Harrison, 25, was the 12th overall pick in the 2015 WNBA Draft, but missed her rookie season due to a knee injury. She sat out the 2018 WNBA season with an auto-immune issue.
Harrison had a solid 2017 season with the Stars, averaging 11.4 points and 6.4 rebounds per game.
While a deal is not done yet, the two sides are “finalizing” a deal, per the SB Nation report. However, the Las Vegas Review Journal states that
no deal is imminent and characterized the likelihood of one as “50-50”, meaning the betting odds are literally a toss up at this time, depending on which report you choose to believe. If you are the gambling type, follow these racing tips from consistently profitable horse racing tipsters at OLBG.com.
Regardless, this story is developing and one thing is seemingly for certain; Cambage is on her way out of town, one way or the other.
Sparks Land Chiney Ogwumike in Trade with Sun
The Los Angeles Sparks have acquired All-Star Chiney Ogwumike from the Connecticut Sun in exchange for a 2020 first round draft pick, the teams announced on Saturday.
The trade will reunite Oqwumike with her sister, Nneka, the 2016 WNBA Most Valuable Player, to form a fierce tandem for the Sparks moving forward.
The sisters were teammates when they played for Stanford.
“Chiney Ogwumike is one of the most athletic, versatile and efficient frontcourt players in the WNBA,” Sparks general manager Penny Toler said. “Chiney provides us additional inside scoring, rebounding and rim protection. She will be a great addition to our roster.”
“We would like to thank Chiney Ogwumike for her contributions to our organization since 2014,” Sun coach and general manager Curt Miller said in a statement. “We wish her well with her career and expanding her off court interests.”
John Peterson Un-Retires from Professional Golf After Tiger Woods Performance
Former NCAA champion John Peterson, who retied from the sport of professional golf at the age of 30 in 2018, is coming out of retirement to play once again.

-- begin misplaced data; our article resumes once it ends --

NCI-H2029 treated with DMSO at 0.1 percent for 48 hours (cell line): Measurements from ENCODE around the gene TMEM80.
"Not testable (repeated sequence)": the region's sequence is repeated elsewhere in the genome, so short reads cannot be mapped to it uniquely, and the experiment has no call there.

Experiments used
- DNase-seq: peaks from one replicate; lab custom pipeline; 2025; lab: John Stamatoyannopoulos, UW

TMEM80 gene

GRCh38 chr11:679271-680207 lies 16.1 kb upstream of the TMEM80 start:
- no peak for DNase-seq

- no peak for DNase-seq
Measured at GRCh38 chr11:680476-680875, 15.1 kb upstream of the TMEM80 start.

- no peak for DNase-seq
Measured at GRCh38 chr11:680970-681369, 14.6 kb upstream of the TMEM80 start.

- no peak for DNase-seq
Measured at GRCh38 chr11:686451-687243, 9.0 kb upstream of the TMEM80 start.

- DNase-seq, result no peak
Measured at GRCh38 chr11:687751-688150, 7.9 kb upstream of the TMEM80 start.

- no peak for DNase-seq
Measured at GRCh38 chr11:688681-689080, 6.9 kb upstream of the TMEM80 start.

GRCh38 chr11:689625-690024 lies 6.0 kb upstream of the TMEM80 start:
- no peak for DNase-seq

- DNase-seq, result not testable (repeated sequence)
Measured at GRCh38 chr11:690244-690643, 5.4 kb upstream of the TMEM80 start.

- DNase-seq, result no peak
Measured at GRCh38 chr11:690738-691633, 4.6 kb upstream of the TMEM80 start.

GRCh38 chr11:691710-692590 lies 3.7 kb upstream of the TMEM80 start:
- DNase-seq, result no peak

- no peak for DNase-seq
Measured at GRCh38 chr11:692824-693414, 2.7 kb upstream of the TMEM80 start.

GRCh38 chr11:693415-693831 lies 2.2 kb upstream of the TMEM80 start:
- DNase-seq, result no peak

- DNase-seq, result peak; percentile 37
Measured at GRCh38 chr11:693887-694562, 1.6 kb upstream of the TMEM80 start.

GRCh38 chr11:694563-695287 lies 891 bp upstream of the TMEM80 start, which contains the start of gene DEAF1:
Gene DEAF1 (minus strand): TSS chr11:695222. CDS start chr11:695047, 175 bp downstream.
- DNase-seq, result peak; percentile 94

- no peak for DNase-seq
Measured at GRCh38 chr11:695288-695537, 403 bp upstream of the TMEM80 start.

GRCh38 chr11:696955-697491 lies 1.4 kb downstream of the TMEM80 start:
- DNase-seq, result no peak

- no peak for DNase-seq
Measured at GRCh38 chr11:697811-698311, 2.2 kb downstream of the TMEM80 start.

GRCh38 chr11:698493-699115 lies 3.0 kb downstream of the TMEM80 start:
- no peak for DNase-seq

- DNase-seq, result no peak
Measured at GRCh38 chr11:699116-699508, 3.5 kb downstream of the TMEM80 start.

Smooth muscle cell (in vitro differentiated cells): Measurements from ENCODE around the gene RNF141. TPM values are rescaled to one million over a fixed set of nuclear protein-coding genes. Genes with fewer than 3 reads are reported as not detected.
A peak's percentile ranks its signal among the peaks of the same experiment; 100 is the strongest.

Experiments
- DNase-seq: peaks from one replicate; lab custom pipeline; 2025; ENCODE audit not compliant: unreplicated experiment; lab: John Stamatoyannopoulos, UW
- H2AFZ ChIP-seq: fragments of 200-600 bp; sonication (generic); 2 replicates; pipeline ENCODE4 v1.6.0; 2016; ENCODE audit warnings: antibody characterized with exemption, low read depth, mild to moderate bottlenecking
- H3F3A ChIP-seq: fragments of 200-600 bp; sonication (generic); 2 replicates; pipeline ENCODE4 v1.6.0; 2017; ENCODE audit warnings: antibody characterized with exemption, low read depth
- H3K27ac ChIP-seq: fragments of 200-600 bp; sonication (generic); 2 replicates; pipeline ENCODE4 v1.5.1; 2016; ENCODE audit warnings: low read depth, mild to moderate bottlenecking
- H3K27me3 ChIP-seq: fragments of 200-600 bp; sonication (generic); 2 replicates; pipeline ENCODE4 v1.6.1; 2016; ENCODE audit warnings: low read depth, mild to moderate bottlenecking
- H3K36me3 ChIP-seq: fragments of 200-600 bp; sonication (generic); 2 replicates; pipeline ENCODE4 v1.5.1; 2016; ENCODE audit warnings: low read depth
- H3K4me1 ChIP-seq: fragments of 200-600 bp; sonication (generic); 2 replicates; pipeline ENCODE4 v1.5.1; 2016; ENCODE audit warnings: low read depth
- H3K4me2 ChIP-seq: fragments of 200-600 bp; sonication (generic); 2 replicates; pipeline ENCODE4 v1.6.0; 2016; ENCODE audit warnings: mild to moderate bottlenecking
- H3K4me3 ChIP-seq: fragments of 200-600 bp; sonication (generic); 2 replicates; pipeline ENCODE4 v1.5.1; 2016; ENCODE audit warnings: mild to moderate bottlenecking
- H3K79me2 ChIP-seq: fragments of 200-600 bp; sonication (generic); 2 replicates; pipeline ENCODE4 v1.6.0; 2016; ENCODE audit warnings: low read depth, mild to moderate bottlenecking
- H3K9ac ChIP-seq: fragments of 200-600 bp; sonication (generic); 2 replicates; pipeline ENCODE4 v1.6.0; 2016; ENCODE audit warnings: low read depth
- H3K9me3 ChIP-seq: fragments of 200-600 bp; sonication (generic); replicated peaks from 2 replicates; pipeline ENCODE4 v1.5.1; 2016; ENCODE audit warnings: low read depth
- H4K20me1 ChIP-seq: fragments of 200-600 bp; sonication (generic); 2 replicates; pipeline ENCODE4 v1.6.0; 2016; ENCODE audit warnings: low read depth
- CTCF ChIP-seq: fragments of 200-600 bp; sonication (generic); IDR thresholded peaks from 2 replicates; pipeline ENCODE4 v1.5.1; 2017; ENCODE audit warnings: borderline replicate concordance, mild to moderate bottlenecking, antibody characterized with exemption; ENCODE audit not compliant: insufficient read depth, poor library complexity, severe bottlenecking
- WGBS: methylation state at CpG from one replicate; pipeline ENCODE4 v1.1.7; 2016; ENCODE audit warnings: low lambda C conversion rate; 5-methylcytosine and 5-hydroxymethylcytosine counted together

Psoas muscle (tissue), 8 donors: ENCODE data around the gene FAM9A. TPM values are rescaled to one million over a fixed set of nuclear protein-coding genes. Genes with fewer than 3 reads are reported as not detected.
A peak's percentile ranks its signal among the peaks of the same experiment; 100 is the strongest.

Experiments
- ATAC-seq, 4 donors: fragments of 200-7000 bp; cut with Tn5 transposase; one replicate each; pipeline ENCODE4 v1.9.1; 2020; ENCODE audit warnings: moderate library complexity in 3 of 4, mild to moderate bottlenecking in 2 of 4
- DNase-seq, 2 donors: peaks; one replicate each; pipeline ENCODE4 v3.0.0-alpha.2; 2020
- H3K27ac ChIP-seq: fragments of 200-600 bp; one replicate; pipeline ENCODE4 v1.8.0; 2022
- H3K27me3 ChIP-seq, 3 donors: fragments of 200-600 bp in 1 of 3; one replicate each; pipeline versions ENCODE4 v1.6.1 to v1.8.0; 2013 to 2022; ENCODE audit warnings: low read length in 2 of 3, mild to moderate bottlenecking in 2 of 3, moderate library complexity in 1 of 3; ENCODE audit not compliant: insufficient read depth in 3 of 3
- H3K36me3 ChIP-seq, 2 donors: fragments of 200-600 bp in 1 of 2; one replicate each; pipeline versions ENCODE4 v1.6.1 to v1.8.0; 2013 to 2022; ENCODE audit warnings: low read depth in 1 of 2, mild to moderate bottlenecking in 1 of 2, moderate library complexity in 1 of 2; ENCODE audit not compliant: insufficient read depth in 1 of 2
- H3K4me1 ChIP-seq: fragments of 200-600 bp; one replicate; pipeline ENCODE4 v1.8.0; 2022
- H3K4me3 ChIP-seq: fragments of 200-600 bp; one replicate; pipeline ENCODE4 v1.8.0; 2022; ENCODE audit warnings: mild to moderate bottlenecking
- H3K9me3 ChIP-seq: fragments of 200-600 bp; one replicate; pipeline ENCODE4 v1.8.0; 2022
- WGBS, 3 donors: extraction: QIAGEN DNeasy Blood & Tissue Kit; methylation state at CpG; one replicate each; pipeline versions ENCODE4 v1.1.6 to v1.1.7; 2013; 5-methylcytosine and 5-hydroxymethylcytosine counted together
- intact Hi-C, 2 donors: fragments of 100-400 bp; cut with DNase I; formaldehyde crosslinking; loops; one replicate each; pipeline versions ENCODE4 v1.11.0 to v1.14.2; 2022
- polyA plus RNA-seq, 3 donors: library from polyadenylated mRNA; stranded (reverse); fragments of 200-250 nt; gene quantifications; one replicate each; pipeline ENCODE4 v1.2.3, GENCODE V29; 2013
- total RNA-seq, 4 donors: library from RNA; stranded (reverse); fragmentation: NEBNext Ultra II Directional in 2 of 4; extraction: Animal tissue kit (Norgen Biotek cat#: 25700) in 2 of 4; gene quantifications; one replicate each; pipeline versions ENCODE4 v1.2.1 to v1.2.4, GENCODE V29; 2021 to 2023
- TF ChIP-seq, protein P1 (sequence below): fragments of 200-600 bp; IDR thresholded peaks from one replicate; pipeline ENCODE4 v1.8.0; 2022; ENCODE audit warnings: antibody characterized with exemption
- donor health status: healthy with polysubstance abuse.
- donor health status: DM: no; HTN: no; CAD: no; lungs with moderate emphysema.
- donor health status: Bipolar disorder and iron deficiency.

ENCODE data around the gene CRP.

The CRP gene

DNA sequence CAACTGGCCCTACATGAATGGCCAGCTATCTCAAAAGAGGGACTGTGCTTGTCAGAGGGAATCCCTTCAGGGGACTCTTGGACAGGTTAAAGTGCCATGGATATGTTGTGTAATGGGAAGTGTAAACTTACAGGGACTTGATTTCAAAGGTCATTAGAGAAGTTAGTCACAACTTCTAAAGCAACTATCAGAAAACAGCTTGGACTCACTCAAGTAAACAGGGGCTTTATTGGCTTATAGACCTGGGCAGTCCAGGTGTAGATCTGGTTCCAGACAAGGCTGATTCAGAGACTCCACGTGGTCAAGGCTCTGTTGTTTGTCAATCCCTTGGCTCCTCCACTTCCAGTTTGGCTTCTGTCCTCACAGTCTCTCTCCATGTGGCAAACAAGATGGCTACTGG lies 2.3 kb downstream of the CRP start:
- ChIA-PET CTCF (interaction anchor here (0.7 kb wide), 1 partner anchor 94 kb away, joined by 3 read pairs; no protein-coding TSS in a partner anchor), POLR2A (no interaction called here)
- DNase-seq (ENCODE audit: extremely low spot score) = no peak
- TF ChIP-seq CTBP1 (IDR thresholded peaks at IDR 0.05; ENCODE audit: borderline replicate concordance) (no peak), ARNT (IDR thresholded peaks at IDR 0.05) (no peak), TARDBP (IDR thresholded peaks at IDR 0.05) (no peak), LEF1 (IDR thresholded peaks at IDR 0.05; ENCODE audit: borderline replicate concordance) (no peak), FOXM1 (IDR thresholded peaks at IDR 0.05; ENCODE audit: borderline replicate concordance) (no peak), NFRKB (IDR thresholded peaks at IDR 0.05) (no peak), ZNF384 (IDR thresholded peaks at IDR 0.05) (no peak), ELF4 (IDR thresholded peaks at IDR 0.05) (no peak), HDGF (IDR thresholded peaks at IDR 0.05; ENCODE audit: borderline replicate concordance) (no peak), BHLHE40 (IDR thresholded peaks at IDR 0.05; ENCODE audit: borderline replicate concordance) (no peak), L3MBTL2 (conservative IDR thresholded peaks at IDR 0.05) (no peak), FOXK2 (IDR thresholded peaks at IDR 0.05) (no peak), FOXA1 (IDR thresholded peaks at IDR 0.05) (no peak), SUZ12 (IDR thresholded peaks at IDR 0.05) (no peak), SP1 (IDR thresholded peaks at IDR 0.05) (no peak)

According to ESPN’s Bob Harig, Peterson changed his mind about his career partly due to Tiger Woods’ “inspiring” win at the Masters back on April 14th.
“Sometimes you’ve got to take a step back to realize what you had,” Peterson said, during an appearance on 104.5 FM ESPN Radio Baton Rouge .
“I was in an office for seven months, and it was fine when I started, I was paying the bills.
“Then the Masters came along and I’m watching this kid Patrick Cantlay, who in 2011 finished second to me in the national championship when he was at UCLA, and he’s finishing ninth in the Masters, it’s on TV, and I beat him, and I beat him a lot, and I’m just like, ‘Man, that could be me.’
“And then Tiger wins, with his story, it was just so inspiring, honestly. And I quit my job, seriously, the next day after the Masters.”
Peterson will have to attempt to qualify for events and then tournaments later this year.
“I’m taking a big risk, and I really don’t have any place to play right now 100 percent, so I have to qualify and stuff,” Peterson said. “I will get back. I know I will. It’s just kind of a regret watching the guys that I played with my whole life finish top-10 in the majors and just knowing I can do it.”